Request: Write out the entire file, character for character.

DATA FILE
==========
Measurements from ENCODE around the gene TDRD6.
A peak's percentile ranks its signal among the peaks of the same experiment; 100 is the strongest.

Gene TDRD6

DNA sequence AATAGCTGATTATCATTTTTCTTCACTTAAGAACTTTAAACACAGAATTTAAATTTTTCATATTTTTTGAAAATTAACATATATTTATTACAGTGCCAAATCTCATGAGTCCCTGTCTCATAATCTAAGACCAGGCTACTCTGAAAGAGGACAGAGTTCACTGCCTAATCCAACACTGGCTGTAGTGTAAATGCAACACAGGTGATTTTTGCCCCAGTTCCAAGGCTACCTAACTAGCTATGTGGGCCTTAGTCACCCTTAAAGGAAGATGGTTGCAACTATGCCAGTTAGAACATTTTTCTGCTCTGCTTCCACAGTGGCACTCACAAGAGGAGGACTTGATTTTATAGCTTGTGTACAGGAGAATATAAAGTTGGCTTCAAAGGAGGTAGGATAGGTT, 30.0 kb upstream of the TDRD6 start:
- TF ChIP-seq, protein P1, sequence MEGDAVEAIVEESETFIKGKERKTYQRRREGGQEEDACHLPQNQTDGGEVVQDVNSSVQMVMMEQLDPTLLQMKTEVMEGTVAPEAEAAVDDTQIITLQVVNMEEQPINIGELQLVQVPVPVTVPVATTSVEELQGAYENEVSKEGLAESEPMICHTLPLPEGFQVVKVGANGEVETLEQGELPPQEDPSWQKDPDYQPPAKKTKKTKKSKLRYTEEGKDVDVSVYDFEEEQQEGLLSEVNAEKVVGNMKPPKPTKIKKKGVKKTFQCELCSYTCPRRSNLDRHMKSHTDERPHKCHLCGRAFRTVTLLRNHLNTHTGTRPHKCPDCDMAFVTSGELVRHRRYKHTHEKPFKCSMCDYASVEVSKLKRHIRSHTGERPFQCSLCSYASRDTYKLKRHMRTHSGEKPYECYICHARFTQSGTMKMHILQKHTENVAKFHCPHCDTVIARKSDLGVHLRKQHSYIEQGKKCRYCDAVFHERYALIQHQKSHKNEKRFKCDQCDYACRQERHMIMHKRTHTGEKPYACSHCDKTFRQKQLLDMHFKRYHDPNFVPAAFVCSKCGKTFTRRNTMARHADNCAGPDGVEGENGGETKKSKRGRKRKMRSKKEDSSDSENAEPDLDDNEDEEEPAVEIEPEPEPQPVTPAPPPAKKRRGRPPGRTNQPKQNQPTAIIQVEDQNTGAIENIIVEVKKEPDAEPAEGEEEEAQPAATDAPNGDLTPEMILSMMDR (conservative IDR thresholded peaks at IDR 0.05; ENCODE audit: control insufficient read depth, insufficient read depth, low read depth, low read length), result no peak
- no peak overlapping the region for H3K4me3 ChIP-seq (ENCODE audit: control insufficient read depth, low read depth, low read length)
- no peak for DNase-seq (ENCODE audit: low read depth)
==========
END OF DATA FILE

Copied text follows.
Measurements from ENCODE around the gene TDRD6.
A peak's percentile ranks its signal among the peaks of the same experiment; 100 is the strongest.

Gene TDRD6

DNA sequence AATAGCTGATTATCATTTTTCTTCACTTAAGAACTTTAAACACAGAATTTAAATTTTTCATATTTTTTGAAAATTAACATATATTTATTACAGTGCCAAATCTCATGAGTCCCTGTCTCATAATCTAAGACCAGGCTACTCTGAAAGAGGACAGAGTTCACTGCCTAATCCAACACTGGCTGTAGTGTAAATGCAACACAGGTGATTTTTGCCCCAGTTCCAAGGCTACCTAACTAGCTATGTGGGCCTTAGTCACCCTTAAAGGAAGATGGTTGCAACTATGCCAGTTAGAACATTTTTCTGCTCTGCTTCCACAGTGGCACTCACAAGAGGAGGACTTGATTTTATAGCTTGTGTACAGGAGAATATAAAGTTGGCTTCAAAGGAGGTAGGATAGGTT, 30.0 kb upstream of the TDRD6 start:
- TF ChIP-seq, protein P1, sequence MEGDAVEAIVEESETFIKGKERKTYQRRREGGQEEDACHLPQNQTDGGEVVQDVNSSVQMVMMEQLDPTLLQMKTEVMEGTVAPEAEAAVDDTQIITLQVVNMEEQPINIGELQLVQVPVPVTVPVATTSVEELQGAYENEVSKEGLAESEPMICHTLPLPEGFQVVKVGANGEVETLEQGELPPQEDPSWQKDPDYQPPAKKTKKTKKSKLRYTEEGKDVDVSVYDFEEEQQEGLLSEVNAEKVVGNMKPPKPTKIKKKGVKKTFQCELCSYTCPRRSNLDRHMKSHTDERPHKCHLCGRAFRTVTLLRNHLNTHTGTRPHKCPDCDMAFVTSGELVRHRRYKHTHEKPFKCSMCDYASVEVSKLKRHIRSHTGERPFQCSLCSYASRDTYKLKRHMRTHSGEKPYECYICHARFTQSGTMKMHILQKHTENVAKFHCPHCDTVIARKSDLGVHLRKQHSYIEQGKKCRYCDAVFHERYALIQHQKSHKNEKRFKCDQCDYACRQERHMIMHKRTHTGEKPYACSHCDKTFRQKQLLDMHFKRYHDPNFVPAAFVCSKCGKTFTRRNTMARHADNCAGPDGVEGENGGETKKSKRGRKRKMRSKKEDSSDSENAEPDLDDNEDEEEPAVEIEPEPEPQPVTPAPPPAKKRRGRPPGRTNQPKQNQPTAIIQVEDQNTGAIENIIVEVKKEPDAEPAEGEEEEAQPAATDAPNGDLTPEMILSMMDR (conservative IDR thresholded peaks at IDR 0.05; ENCODE audit: control insufficient read depth, insufficient read depth, low read depth, low read length), result no peak
- no peak overlapping the region for H3K4me3 ChIP-seq (ENCODE audit: control insufficient read depth, low read depth, low read length)
- no peak for DNase-seq (ENCODE audit: low read depth)